San Francisco, Seattle Planning To Launch Citywide Fiber Networks To Bury Telecom Monopolies

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When you think of the availability of high-speed internet access in the United States, not many people have a wide range of options to choose from. You might have one large cable provider (i.e. ComcastCharter) to choose from, and if you're lucky (if you can call it that) a second-tier option like AT&T DSL. Customers would like choice when it comes to internet service providers, but big telecoms coupled with local and state governments often get in the way of those aspirations.

However, two cities are looking to take the fight to big telecoms by proposing that they build their own fiber internet networks that would service their respective communities. Those two cities are Seattle, Washington and San Francisco, California.

Seattle mayoral candidate Cary Moon is pushing hard for municipal internet as part of her campaign platform, and she wants equal access for residents (treating it as another public utility like power or water). "You need high-speed internet to survive in this world, to do homework, to hunt for a job, to participate in the economy in a thousand ways, you have to have access to the internet," said Moon at the Seattle Interactive Conference earner this month.

“Municipal broadband is one of those issues where we know the right thing to do and we keep not doing it because of power and money,” Moon added. “The way you combat that is with an irrefutable vision and a broad coalition that’s building that vision together."


Not surprisingly, telecom companies are not thrilled about the potential for a kumbaya moment with respect to municipal internet. In fact, telecom companies including Comcast and CenturyLink have funneled $50,000 in campaign contributions to Moon's opponent, Jenny Durkan, for the mayoral seat. Durkan feels that municipal internet is too cost prohibitive and instead favors building out free public Wi-Fi (which doesn't exactly solve the issue of delivering high-speed fiber access within homes and business).

While Seattle residents will have their chance to pick the candidate that most closely reflects their ideals on November 7th, San Francisco is also delving into the fiber internet debate. The city just put forward a proposal to build its own internet network to battle Comcast, which controls much of the high-speed internet access in the city.

The plan [PDF] was outlined by Mayor Ed Lee, the city's fiber efforts would be divided into "dark" and "lit" segments. Dark fiber would consist of basic fiber infrastructure throughout the city, while lit fiber would deliver internet access to residents/customers. In practice, the dark fiber network would extend to nearly every home and business within the city, and private operators would lease access to the network from the city. These operators would then have the opportunity to install their own equipment to deliver internet access to customers.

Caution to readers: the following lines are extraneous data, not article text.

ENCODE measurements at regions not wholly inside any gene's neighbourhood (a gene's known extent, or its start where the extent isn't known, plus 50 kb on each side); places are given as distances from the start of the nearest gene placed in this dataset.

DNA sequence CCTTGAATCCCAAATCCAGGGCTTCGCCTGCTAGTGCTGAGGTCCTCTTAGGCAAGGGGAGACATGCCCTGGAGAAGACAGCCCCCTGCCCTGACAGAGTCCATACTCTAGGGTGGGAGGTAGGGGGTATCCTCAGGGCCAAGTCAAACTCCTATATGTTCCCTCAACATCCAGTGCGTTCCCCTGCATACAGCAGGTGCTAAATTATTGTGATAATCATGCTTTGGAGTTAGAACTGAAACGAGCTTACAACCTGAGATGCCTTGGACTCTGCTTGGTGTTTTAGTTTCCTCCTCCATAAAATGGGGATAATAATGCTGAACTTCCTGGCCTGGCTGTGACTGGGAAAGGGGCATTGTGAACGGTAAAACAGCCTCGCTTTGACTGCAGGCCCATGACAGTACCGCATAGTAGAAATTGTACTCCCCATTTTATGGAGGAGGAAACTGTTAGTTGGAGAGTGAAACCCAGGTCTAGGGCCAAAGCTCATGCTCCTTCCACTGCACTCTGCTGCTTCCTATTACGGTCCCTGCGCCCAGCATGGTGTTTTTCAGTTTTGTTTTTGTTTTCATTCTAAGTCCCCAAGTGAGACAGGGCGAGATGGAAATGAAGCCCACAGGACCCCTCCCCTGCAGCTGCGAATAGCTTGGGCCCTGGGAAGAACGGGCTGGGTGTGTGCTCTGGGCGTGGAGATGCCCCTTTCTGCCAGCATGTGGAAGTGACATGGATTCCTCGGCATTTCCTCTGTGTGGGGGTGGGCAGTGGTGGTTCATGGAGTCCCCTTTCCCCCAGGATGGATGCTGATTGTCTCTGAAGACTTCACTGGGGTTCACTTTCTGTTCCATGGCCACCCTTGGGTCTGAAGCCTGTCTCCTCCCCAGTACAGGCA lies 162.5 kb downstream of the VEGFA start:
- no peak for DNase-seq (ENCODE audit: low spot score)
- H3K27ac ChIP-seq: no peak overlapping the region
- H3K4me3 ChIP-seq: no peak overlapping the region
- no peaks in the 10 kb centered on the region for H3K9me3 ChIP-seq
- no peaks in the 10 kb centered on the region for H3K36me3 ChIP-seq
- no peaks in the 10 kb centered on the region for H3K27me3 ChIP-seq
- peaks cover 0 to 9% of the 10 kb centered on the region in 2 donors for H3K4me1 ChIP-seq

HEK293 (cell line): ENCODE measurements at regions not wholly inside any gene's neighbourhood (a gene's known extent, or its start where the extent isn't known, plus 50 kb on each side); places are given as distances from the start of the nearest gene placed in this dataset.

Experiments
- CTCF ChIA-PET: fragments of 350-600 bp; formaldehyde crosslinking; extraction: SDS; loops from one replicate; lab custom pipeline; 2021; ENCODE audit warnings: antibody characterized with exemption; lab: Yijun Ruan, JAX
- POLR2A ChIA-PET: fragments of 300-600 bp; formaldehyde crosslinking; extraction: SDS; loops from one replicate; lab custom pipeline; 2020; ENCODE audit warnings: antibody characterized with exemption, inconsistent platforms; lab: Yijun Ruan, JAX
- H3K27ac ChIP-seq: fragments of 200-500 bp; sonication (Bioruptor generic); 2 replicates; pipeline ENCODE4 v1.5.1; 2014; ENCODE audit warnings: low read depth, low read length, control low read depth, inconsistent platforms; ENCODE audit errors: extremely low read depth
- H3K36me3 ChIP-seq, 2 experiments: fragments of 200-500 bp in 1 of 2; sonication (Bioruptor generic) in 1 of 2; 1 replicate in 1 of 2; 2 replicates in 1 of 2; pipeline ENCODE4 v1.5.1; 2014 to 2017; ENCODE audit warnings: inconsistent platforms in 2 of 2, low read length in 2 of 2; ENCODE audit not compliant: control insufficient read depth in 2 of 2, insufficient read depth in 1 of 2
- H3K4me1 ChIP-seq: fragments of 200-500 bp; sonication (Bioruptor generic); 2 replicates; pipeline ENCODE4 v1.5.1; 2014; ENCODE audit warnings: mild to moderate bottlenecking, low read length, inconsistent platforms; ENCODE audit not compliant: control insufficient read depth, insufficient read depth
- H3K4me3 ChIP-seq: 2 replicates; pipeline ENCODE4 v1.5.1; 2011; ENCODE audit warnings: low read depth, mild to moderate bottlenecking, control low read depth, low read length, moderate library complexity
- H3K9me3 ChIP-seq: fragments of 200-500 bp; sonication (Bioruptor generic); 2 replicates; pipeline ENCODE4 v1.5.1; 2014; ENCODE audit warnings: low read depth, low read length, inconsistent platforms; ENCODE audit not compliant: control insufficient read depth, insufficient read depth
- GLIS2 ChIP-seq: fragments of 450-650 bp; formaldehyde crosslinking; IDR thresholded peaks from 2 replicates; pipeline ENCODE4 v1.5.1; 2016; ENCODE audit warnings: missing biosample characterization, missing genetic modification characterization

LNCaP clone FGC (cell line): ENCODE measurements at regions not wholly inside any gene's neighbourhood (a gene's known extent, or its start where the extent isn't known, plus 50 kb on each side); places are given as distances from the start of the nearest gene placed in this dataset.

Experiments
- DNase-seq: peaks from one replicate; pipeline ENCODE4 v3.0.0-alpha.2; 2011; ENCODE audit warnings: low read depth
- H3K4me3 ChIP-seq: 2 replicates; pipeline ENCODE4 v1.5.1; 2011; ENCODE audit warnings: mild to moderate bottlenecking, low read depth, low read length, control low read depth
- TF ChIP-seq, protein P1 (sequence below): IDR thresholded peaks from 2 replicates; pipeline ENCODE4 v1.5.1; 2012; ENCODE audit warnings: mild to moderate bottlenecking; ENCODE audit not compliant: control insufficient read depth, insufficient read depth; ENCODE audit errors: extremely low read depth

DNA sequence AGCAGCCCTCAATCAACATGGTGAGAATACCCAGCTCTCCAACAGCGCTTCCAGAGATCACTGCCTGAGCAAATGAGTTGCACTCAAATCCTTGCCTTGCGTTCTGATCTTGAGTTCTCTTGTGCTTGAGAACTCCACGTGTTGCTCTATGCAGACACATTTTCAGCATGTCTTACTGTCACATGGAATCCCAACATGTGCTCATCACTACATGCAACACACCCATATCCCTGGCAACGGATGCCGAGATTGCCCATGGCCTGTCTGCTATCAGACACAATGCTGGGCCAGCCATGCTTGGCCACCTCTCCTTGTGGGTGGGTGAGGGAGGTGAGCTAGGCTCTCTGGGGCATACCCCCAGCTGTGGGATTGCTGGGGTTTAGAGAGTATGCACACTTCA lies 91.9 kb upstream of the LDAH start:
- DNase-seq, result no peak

Since the city wouldn't control both control the underlying network while at the same time providing internet services to customers, it hopes to avoid some of the same legal challenges that have loomed over existing municipal internet projects across the country.

Federal courts barred the city of Wilson, North Carolina from providing its high-speed Greenlight high-speed internet access outside its city limits despite the fact that it is able to provide power to those same customers. What's disheartening is that the town of Wilson was trying to provide access to traditionally underserved areas of the state with regards to internet connectivity. But successful lobbying by big telecoms helped gut its efforts. Wilson City Manager Grant Goings said back in September 2016:

This is bigger than Wilson. This is about the rural areas, particularly in eastern North Carolina, because the majority of the area does not present enough profitability to attract the private-sector investment. As a community, a state and frankly as a nation, we need to find ways to connect these rural communities, and our city council believes strongly that our state officials should focus on being part of the solution instead of constructing barriers to prevent communities from being served.

A similar campaign against municipal internet was waged against the Chattanooga Electric Power Board (EPB). The city of Chattanooga, Tennessee practically begged Comcast to improve internet speeds within the city, but the company refused. So, the EPB decided to build out its own fiber internet infrastructure to service its population. Naturally, Comcast sued to block the construction of the network, but thankfully was unsuccessful in its efforts.

In the fallout of the Comcast's municipal internet temper tantrum, it eventually brought 2Gbps internet to the city.